Editorial: State should act to limit teens’ e-cigarette use

Editorial: State should act to limit teens’ e-cigarette use

Lawmakers should raise the smoking age to 21 and tax vaping products the same as all tobbacco.

By The Herald Editorial Board

The U.S. Food and Drug Administration’s most recent moves against e-cigarette use by teenagers don’t go as far as some had hoped. Still it’s encouraging to see a government agency move with greater-than-typical speed to address a crisis, as the FDA did last year following the explosion in the use of electronic cigarettes by youths, which the FDA’s commissioner declared an “epidemic” in September.

Earlier last year, the FDA announced an investigation of the marketing of e-cigarettes, also referred to as vape pens, by Juul and other makers of the devices and the nicotine-laden liquids and salts they use, in particular the fruit and candy flavors that appeal to young smokers.

By September, noting the rapid increase in use of e-cigarettes by middle and high school students — despite the fact that in most states their use is barred to those under 18 — the FDA announced it was accelerating its enforcement and ordered Juul and other makers to prove they could keep their e-cigarettes out of the hands of minors and warned and cited retailers for selling vaping products to teens.

A month later, the FDA stopped short of the all-out ban on flavored products it had threatened, but moved to restrict retailers to selling vape products only in closed-off areas inaccessible to teens. Health experts and even some in Congress had hoped to see the FDA ban the use of flavors outright, but agency lawyers said such a ban would have required a complicated rule-making process and likely would have meant a long court fight, The New York Times reported.

The makers, in response to the FDA’s earlier threats, have moved to restrict the use of their products among minors. Juul, for example, announced it had suspended the store sales of its fruit- and candy-flavored pods, shut down some of its social media accounts and said it would toughen its requirements for online verification of age.

That response — and more — is warranted.

The FDA estimates that about 3.6 million people under the age of 18 are using e-cigarettes, a number than increased by 1.3 million between 2017 and 2018 alone. A survey of 13,850 students nationwide found that e-cigarette use jumped to 20.9 percent in 2018 from 11 percent in 2017 among 12th graders; to 16.1 percent from 8.2 percent among 10th graders and to 6.1 percent from 3.5 percent among eighth graders.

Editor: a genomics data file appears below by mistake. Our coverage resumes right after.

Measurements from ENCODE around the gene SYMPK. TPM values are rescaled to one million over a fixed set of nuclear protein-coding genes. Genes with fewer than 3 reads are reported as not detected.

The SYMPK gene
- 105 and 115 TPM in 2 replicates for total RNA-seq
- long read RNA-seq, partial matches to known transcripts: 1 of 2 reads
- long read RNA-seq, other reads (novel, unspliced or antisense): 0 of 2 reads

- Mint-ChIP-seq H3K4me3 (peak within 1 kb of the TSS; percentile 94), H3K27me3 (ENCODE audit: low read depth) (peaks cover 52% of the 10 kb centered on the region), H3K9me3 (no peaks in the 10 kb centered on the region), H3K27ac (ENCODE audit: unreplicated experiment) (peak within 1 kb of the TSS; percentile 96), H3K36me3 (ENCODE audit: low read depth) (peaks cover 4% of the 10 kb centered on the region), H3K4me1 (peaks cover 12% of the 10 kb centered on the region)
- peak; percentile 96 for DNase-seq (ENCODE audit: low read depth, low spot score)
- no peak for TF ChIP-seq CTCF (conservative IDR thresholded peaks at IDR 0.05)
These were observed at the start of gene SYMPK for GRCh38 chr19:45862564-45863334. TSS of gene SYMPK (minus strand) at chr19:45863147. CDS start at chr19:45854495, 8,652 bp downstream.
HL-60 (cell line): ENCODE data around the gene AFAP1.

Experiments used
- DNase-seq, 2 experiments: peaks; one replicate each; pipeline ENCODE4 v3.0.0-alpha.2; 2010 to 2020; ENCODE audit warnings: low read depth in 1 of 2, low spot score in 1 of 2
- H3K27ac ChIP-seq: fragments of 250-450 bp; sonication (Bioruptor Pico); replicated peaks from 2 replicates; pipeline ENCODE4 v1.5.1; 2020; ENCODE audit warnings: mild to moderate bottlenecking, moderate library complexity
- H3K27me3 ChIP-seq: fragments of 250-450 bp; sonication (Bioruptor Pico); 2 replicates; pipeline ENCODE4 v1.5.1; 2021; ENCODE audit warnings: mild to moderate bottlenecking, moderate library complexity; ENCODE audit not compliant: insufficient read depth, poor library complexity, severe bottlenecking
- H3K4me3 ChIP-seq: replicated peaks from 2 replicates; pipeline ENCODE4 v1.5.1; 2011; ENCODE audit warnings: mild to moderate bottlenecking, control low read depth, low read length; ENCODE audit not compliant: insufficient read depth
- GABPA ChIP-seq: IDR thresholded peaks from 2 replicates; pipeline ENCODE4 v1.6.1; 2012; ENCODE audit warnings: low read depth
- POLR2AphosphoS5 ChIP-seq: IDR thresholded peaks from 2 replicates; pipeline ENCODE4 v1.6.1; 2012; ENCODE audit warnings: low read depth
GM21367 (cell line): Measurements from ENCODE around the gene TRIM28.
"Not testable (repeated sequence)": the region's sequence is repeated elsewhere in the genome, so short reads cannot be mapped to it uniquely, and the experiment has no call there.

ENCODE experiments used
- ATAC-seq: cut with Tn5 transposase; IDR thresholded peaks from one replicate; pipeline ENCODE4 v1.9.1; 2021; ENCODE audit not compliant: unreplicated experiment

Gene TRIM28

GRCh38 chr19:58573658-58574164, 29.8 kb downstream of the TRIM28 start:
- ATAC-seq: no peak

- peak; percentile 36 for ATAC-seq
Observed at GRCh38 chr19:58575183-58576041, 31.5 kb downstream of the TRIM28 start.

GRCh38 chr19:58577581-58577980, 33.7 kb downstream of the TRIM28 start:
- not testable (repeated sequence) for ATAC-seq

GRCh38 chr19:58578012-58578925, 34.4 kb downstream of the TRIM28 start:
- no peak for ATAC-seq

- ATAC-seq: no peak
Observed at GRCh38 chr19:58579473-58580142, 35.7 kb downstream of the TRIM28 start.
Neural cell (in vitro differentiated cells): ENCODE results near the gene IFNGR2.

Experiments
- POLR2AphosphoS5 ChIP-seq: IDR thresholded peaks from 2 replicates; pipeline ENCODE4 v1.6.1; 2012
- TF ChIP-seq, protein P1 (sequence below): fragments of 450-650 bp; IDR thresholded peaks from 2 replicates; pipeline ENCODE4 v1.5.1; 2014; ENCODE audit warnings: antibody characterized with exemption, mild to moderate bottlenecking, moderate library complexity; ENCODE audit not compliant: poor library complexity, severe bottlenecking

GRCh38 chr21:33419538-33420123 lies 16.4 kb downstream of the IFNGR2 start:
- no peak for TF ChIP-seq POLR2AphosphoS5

While e-cigarettes commonly are used by adults who want to transition from traditional cigarettes and other tobacco products, they also are attracting teens and introducing them to nicotine dependence and addiction. About 95 percent of adult smokers started smoking before the age of 21.

Recent actions by the FDA and e-cigarette makers are appropriate, but not sufficient on their own to slow and begin to reverse the frightening increase in teen vaping, especially for a product whose health effects are only now beginning to be studied.

Prior to the start of the Legislature’s regular session on Jan. 14, legislation was filed in the House and Senate that would raise the legal age for tobacco products, including e-cigarettes, from 18 to 21. As written, the legislation would not affect sales on military bases, nor does it include penalties for possession by those younger than 21.

Already, California, Oregon, Hawaii, Maine, Massachusetts and New Jersey, along with more than 350 cities and counties have raised the tobacco sales age to 21.

Some will criticize this as another right lost for adults between the ages of 18 and 21, but it’s a limitation that exists in all states for alcohol. Tobacco should be no different. And it’s necessary to decrease the likelihood that minors will be able to purchase tobacco products. Those who are in their mid-teens, 15 to 17, will be less able to pass for tobacco’s legal age. Such a restriction should also limit youths’ exposure to vaping products on school campuses.

Along with increasing the tobacco age limit, the Legislature also should bring back earlier legislation that would tax vaping products the same as all other tobacco products. Bills imposing an excise tax have previously sought to use the revenue from such taxes to fund tobacco prevention and education programs, enforce tobacco regulations and provide funding to other health services. Currently, the state ranks 43rd in terms of state spending on tobacco prevention. The $1.5 million allocated by the state for those efforts in 2019 represents only 2.4 percent of what the Centers for Disease Control and Prevention recommends for a state of Washington’s population.